Art by Katie Bacigalupi

BRAVE has hit theatres and fans of Pixar are in for another visual masterpiece. The film is helmed by directors Brenda Chapman (THE PRINCE OF EGYPT) and Mark Andrews (ONE MAN BAND), who are both co-authors of the screenplay along with Steve Purcell (SAM AND MAX) and Irene Mecchi (THE LION KING), and it is the first fairytale to come out of Pixar. The story focuses on Merida (voiced by Kelly Macdonald; BOARDWALK EMPIRE) a young Scottish princess whose wild spirit and lust for adventure butts up against her mother’s attempts to mold her into a lady and have her enter into betrothal in the traditions of the kingdom.

The art and animation of BRAVE is nothing short of spectacular. The animals are so life-like that the stylization of many of the other principle characters seems necessary to remind you that you are watching an animated feature and not some breakthrough new form of high definition. I was stunned by how real the animations for the horses and bears were, not capturing the essence of the animals, but the actual way they look and move in the real world. And while Queen Elinor and Merida still have a bit of a stylization to them, they come off as so human that you don’t even notice it. Beyond the realism, the humor and caricature with which many of the clan leaders and their retinues are portrayed is done with masterful skill; they are not so over exaggerated as to be distracting (with the possible exception of the enormous King Fergus), but are still tweaked enough to compliment the comic relief situations they are often used for. While the visuals are certainly the centerpiece of the film, the voice acting is equally excellent.

As BRAVE is set in medieval Scotland, it makes sense to hire a who’s who of British isles acting talent to voice the film’s colorful characters. Billy Connolly (THE BOONDOCK SAINTS) brings his comedy skills to the voice of King Fergus, Kelly Macdonald (TRAINSPOTTING) lends her lovely Scottish voice to Merida, the always wonderful Emma Thompson (STRANGER THAN FICTION) voices Queen Elinor, Julie Waters (the HARRY POTTER franchise) is perfect as the voice of The Witch, Robbie Coltrane (the HARRY POTTER franchise) is a cut up as the voice of Lord Dingwall, Kevin McKidd (ROME) lends his commanding voice to both Lord MacGuffin and Young MacGuffin, and Craig Ferguson (THE DREW CAREY SHOW) lends his distinct Scottish voice to Lord Macintosh. These fantastic actors do a wonderful job of giving these characters their distinct voices, as well as making them seem like they belong in Scotland.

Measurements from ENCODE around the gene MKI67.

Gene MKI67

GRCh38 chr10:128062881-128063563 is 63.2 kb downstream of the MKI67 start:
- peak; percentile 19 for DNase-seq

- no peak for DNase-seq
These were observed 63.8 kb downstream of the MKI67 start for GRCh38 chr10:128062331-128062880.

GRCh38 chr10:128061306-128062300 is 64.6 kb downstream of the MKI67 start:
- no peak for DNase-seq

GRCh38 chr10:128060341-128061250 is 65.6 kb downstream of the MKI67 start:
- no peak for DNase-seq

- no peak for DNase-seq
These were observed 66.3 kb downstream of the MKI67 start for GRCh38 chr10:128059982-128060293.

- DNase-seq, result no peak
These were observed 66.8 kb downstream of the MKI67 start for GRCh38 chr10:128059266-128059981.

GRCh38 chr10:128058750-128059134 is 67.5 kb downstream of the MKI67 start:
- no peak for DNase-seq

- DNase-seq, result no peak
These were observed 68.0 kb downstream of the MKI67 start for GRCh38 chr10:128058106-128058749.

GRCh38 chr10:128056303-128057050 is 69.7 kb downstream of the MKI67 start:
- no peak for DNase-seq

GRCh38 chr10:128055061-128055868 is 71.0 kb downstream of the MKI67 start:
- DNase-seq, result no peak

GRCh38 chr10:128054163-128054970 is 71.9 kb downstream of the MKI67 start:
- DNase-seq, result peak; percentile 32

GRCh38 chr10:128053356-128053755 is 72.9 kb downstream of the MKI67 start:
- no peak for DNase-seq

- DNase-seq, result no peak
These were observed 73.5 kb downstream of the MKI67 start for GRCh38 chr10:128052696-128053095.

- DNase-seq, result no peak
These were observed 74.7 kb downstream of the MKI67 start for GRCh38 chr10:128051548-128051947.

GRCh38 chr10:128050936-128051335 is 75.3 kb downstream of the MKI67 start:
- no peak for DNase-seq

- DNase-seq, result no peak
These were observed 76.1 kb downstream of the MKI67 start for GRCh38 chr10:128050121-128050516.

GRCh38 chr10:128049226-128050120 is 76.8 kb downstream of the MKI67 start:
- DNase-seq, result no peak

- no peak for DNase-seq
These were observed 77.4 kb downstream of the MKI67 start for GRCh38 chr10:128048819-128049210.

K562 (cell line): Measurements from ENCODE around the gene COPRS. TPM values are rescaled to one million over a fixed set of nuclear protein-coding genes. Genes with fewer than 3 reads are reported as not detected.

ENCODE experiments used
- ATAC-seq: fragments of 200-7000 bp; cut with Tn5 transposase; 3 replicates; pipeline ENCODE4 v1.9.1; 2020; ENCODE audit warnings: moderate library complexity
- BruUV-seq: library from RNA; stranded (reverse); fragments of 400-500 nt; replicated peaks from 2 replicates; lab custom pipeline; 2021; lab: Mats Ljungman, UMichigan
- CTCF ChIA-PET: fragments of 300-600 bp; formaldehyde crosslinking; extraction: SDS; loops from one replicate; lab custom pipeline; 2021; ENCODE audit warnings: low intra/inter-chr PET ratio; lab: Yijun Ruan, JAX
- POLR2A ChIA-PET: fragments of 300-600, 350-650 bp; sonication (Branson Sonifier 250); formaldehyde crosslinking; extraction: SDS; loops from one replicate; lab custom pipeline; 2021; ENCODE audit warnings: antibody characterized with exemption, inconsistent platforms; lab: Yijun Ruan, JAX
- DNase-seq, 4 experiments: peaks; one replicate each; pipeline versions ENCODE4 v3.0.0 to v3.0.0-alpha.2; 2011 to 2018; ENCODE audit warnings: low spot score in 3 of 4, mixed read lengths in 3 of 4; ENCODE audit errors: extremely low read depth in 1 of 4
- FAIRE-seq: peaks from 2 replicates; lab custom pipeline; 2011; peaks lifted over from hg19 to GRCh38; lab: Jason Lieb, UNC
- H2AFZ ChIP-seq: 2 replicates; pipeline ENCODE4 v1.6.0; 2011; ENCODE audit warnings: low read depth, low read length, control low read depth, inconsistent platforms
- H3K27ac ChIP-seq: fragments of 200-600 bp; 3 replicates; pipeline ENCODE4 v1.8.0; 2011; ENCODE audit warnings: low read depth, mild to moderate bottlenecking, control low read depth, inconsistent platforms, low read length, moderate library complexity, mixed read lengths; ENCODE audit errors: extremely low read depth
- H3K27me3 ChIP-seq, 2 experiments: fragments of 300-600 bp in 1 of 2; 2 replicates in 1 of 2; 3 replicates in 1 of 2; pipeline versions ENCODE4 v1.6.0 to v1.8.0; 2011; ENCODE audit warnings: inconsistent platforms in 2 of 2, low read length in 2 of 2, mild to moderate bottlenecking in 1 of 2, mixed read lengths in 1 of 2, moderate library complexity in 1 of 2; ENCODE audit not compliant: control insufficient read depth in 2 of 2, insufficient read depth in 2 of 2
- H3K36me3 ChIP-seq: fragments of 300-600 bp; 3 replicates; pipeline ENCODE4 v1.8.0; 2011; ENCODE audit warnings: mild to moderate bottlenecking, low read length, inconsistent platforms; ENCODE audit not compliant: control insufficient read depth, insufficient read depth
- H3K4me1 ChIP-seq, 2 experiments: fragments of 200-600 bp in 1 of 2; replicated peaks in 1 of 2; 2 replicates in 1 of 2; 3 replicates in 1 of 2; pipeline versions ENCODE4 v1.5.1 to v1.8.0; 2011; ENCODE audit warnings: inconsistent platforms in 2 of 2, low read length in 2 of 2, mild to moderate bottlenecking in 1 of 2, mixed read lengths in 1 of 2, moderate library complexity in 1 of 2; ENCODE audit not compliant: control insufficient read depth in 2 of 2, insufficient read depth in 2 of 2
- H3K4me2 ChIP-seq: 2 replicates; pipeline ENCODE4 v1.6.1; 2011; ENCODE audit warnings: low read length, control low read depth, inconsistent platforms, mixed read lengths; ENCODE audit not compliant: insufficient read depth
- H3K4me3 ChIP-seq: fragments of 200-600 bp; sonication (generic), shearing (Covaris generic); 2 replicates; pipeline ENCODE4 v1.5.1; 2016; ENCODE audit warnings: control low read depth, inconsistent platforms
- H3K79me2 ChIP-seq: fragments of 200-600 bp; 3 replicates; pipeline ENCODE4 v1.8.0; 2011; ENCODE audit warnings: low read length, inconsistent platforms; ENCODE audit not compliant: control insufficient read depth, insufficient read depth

What’s most refreshing about BRAVE is what it isn’t. Stories about princesses have been done to death in the animated genre, and its nice to see one that doesn’t rely on some handsome man to solve everything. Both Mirada and Queen Elinor are strong female characters and the conflict between them is what drives the movie; going into more detail would involve a great deal of spoilers, so I will move on to another character that breaks the stereotype mold, the witch. She is portrayed without implications of evil, with just a bit of paranoia over being identified as a witch. This is quite refreshing, as the witch’s actions don’t remove personal responsibility from the story, it allows for more in depth character development that is often lacking in big budget animated films. But for all the positives of BRAVE, the film left me with some unease.

I like Pixar movies, I like many of Disney’s animated movies, but those are two very distinct and different types of movies. The one thing I couldn’t get away from after I saw BRAVE was that, while it looked like a Pixar movie, it felt like a Disney movie. And while it was excellent for a Disney movie, it didn’t live up to the expectations I have come to have from Pixar films. Now the movie changed directors midway through when Brenda Chapman was fired over creative differences and Mark Andrews was brought on to finish the picture, but both of them had worked for Pixar for many years and I would hope that during that time they learned how to make Pixar movies rather than Disney ones. A possible explanation could be the fairytale aspect; since Disney makes so many fairytale movies and this is Pixar’s first, it could simply be that the story choice feels too Disney. However, the way some of the movie is portrayed seems a bit more like recent Disney films such as TANGLED, rather than a Pixar movie. While Disney has owned Pixar for several years now, Pixar continued to feel like its own entity up until now, and while this particular movie may just feel different because of its subject matter, I am now very pensive about Pixar and what they will do next.

That said, BRAVE is still an excellent movie that is definitely worth your time. Diehard Pixar fans may be slightly disappointed with the feel of the movie, but it looks amazing and really is a lot of fun regardless. So whether you are looking for an outstanding animated movie, a creative medieval fantasy romp, or are a parent hoping to take your kids to a movie that you can enjoy too, BRAVE is what you are looking for.

Final Score: 9 out of 10